The day my mother died I learned that the commonest noun in the English language is time. That morning I sat alone by her bed, stroking her forehead as her eyes fluttered open and closed and the night made its slow transition into nebulous light. As I touched her skin, then her hair, I said all the things a son says to a dying mother, assuring her everything I had or became was because of her. When her eyes were open, she stared at me, and although the last stroke had left her speechless, she said all the things a mother says to a son when her time is short. I saw that her eyes, which had always been a lovely light blue, had turned blue-gray, and once, when she seemed especially present, I asked with a smile if she wanted to sleep or wake up. She breathed the gentlest of laughs into the air. Encouraged, I asked this woman who had always been frail, who had spent the last seven years in a nursing home, if she wanted to go for a bike ride. Again came the breath, the whisper of laughter. She had always been my best audience. The next sound I heard from her was the gurgle they’d told us would precede death.
In those pre-dawn hours I couldn’t tell any more than she could what the day would be like. When she wasn’t looking at me, she often looked through the window, as if to discern for herself what the weather would be. Other times she stared at the ceiling as if she saw something fleeting or maybe permanent there. When the light was sufficient, I saw that the day would be overcast, though the clouds were thin. They stayed until my mother had breathed her last and then, as if drawn away by her spirit, revealed a sky as blue as her eyes.
Later that day, as my wife and I waited for the ferry to the mainland, I looked around the holding area one last time. For seven years we had paused there after our visits, in all kinds of moods, conditions and weather. We had talked to each other and on the phone to family and friends, including my mother, oftentimes saying a last goodbye. We had laughed with her or each other, smiled at memories, debated and argued both temporal and seemingly eternal plans. Sometimes our visits had left us happy, other times frustrated. Sometimes we were anxious and tired, other times energetic and calm. There, in a small space, alone with each other, we’d read books and newspapers, worked crossword puzzles, eaten sandwiches and chips and drunk what must have been gallons of water.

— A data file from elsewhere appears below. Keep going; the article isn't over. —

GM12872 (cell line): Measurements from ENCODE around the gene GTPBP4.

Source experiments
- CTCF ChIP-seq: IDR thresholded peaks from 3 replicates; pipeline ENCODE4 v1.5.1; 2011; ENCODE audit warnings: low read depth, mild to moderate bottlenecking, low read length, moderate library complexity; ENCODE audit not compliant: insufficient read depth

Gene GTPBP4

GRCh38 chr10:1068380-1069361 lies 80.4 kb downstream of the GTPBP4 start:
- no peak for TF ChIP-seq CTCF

There we had lived all kinds of life, and now that living was over. In the shortest of times we’d cross to the mainland and visit that island no more.
A few days later we spent an evening on the lakeside porch of a man who had made more money than he could possibly spend. The house was new and huge, built beside his previous home on some of the city’s richest land. When he heard that a childhood friend had offered his second-best wine to toast my mother (saving the best for his own father’s death), he brought out his most-expensive bottle. There, with wine worth more than a week’s worth of food and the kind of view she had only dreamed about, we toasted a woman who’d spent her last years on Medicaid.
A short time later I heard that the man’s new house, or maybe the old one, had burned to the ground. I didn’t hear if he had the will or the time to rebuild.
The day my mother died I learned that the hardest word in the English language is time.
This nonfiction piece appears in our Fall 2013 issue (Vol. 60.1).